SMRWelcome. Welcome. Yeah. That is the stance, that is the awake stance: “welcome.” One of the things I explore in the book is the way the word “precariousness” is actually a word that’s already half open. If you’re in a state of precariousness, you know, the root word of it takes us back to a sense of prayer, imprecation, making imprecation, calling out. Something in you is already calling out beyond yourself. You know, if you think of teetering on the top of a ladder and it’s starting to slip—there’s precariousness. And you know, you shout out, “Hey help!”: already the prayer is there. It’s a state of being slightly beyond yourself, or at least on the cusp of being beyond yourself. So you could almost call it a fortunate state from that point of view. If you know it’s a precarious moment, you’re halfway home. And I think that the precariousness is nonstop. Actually, to go to the Sufi tradition for a minute, when Rumi talks about the farmer who goes out to his barn in the dark without a lantern because he knows the ox is there. His very familiar, loved ox is tethered in the barn. He goes out just to check on it, also because he likes it, I think. And he puts his arm sort of half over it, and he leans into its warmth. He has no idea that a lion—and that, of course, is unqualified reality, or God, if you like—has eaten the ox. And he is standing in the barn, and he has no idea that he is touching the shoulder of the lion. So that state of precariousness, you know, it’s imminent at every point of our lives in the best possible way. We could fall awake at any moment. Of course, if he did, Rumi says, he would die of shock. But that dying of shock is great. Be astounded. Tell about it.

EVI wanna talk a bit more about interbeing, which you raised earlier and obviously Thich Nhat Hanh who brought that teaching and awareness very much into the ecological sphere. And this is really a sense of seamlessness. Merging with the living world around you is one way one could describe it. But much of our culture in the West is estranged from this sense of deep connection between the individual and the whole. And you write the self and its state of separation from the Earth “is itself a koan, a matter to be resolved, a peace to be found, a deep agreement to be reached … and a grave to be climbed out of.” And this really struck me. Can you speak a little bit about this?

SMRI think one of the ways I do try to speak about it in the book is by exploring this word “Country,” which is a very Australian word. What we call Country in Australia doesn’t mean landscape or countryside or anything like that. Country is like a really deep human place; intimacy that is built up over—in the case of Australian Indigenous reality, it’s sixty thousand years deep, in one place—over vast periods of climatic change. Talk about deep adaptation, you know? It is the very template of what that might form in a human being, or human beings, in a sense of becoming able to think along with the Earth; the Earth becoming able to think along with us. And so that’s probably the best way I can talk about this reconciliation, this deep sense of a reconciled state. A state that is constantly conciliating, in fact, or reconciliating with what is happening, like in the way droughts, fires, and floods, or even lovely, well-balanced, well-tempered weather systems and all the productivity that comes with it.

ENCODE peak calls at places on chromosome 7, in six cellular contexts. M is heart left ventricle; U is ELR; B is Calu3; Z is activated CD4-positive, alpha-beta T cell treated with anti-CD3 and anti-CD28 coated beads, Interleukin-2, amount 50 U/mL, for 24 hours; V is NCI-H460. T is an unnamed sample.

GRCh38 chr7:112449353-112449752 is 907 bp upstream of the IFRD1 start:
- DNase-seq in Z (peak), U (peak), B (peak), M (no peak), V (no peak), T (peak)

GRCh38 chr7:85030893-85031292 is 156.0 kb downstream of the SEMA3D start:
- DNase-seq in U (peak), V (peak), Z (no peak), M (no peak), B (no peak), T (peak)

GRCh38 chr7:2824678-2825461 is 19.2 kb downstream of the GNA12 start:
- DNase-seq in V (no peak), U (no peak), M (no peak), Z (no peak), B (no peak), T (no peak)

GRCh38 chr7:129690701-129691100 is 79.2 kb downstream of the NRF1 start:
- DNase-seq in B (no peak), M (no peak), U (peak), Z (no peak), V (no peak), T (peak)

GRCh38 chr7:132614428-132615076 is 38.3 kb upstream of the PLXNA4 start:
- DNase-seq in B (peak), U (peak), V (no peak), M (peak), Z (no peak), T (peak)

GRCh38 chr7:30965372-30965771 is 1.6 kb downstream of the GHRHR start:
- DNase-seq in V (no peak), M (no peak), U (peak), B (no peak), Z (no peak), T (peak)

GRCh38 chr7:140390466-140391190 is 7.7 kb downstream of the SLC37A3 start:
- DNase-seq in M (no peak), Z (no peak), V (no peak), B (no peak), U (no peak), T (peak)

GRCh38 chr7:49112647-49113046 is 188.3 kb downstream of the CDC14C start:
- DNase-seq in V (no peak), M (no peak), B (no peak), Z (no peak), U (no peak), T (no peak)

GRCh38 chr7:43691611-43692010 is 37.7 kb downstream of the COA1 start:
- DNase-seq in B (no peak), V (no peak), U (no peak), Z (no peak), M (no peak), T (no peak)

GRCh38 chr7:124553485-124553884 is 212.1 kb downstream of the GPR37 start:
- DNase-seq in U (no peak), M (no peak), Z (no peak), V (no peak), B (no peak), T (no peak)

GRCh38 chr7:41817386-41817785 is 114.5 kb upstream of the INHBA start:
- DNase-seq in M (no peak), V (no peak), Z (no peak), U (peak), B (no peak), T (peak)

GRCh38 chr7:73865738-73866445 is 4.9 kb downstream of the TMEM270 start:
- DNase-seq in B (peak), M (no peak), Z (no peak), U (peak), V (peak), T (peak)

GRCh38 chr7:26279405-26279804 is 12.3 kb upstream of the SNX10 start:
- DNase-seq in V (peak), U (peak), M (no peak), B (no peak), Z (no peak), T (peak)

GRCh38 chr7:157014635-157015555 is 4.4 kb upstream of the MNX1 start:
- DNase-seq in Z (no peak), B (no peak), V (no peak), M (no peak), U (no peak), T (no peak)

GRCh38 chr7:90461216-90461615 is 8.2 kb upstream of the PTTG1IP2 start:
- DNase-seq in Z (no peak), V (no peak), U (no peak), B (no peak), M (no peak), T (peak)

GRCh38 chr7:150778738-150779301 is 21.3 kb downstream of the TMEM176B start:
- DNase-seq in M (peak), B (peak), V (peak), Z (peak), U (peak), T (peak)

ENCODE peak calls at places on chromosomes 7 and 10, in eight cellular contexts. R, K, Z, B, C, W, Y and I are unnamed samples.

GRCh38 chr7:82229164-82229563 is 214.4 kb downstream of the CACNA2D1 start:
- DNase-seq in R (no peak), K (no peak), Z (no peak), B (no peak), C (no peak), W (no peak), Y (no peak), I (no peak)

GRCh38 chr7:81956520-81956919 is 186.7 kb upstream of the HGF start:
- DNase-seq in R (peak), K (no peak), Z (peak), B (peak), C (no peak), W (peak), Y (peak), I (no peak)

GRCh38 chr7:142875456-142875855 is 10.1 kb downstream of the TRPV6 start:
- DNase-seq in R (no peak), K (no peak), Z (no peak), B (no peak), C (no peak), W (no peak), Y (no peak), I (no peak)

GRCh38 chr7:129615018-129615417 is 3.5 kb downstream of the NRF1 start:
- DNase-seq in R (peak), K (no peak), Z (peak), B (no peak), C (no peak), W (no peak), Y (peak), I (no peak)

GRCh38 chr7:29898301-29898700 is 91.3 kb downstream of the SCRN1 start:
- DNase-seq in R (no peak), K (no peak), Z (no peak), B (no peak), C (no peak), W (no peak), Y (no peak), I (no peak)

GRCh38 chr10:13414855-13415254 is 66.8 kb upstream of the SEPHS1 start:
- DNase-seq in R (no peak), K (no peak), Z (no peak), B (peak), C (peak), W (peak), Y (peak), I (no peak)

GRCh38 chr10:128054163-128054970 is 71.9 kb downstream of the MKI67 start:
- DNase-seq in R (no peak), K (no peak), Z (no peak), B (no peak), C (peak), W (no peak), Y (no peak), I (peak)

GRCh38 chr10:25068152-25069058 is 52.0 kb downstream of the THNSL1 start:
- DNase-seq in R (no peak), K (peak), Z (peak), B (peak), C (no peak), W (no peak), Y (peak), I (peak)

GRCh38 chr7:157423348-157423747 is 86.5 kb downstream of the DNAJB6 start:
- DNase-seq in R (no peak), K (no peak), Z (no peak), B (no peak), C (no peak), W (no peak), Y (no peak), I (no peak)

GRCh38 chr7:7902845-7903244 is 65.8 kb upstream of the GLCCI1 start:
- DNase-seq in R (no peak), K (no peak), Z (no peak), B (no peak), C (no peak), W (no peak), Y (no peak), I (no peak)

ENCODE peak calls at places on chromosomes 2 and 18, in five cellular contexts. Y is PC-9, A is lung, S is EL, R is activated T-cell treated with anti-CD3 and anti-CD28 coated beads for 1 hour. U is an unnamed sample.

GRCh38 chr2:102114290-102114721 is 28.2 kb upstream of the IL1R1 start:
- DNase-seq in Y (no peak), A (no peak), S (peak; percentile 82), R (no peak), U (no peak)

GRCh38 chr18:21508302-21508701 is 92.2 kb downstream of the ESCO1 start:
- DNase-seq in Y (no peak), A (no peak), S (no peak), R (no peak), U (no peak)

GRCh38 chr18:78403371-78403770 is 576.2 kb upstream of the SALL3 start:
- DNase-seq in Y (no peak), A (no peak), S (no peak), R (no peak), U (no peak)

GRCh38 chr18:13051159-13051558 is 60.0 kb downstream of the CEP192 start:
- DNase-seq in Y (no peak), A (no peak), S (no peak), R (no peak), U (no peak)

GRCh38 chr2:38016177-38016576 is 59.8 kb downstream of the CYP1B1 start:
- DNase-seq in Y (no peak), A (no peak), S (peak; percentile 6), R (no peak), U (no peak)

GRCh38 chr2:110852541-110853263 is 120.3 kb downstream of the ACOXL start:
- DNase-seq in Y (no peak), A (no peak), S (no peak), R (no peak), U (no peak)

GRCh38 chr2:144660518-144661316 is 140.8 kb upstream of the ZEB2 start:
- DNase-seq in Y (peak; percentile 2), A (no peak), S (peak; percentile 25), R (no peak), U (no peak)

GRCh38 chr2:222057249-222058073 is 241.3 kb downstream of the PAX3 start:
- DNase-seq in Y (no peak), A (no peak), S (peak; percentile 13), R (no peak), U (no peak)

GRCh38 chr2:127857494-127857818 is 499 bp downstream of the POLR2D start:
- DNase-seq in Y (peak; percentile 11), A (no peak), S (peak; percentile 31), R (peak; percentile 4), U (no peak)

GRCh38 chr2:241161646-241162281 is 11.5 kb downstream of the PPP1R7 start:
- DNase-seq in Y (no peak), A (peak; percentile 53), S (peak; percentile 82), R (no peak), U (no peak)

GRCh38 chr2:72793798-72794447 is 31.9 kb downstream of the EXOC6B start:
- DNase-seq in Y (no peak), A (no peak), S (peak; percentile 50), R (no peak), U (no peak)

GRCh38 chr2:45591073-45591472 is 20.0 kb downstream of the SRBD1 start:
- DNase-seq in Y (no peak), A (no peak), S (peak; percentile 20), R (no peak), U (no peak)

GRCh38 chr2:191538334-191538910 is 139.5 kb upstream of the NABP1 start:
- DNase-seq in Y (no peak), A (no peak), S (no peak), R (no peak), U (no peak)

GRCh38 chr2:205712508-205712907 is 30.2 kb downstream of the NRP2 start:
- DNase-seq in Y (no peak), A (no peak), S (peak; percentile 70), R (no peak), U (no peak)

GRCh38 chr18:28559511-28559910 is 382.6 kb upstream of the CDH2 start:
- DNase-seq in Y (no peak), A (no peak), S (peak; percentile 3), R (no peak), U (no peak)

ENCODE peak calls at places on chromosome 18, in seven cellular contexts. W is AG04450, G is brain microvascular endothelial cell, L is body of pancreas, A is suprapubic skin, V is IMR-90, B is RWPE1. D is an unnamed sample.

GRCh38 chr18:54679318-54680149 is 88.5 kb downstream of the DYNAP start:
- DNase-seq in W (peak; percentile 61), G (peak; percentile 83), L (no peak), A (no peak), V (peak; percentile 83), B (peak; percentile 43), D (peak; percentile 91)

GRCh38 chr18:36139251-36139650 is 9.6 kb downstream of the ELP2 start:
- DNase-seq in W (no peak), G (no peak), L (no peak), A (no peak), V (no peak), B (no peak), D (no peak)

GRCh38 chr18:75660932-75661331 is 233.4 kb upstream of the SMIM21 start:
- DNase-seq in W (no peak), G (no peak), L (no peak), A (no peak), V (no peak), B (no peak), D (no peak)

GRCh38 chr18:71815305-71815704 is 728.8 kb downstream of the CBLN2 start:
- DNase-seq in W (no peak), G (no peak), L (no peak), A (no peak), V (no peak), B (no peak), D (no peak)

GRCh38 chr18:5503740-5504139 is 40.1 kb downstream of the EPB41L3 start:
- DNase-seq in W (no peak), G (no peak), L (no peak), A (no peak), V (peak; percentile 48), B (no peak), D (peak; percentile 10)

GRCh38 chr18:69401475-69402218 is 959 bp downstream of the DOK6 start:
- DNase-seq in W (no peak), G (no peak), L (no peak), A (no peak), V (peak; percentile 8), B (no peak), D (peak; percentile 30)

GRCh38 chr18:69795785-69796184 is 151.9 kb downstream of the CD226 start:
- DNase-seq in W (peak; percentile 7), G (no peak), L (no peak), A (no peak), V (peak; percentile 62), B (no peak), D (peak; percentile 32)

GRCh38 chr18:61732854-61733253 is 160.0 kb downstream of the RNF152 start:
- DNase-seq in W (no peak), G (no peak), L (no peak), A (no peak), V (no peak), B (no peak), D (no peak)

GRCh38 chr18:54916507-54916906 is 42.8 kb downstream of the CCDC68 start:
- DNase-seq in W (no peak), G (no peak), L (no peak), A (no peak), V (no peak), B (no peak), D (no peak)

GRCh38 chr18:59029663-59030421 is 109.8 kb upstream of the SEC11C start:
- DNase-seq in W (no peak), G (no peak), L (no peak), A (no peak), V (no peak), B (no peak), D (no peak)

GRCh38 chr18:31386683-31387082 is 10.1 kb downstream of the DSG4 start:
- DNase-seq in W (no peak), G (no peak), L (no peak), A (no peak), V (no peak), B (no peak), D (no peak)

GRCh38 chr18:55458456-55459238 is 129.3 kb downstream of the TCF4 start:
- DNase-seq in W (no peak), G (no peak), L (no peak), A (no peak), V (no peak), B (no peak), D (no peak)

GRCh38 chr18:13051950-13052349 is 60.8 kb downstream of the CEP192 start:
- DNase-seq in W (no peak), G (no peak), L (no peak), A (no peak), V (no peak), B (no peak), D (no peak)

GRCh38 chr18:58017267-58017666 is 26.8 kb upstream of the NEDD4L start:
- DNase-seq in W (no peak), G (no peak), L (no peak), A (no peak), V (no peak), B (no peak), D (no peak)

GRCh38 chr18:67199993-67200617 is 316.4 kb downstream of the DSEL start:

Country is a really difficult thing to talk about simply because it really is a template of mind. And it is very specific to the place where you are located. Another Indigenous teacher, Mary Graham is her name, said, we’re so accustomed to the old statement, “I think therefore I am.” And she said, now that’s so out of date and such a misfit with the Earth. She says, “I am located, therefore I am.” So Country begins in a really forensically detailed set of relationships; of kinship and relationship that becomes a kind of shared dreaming, I mean shared with the Earth. And the Earth is treated as the kind of repository. The details of the Earth, the formations, the land, landforms, mountains, rivers, particular rocks, trees, creatures are all seen as the archive, in a way, of this deep body of long, long, long-time conversation going on between human beings and the place where they are. So that’s one way of understanding this sort of sense of reconciliation. And at a very deep level, if we were to reconcile with the Earth, we would be reconciled with each other. There’s no choice but to undo the kind of conflicts— Every conflict, in a sense, would have to be undone on the way to reconciling with the Earth.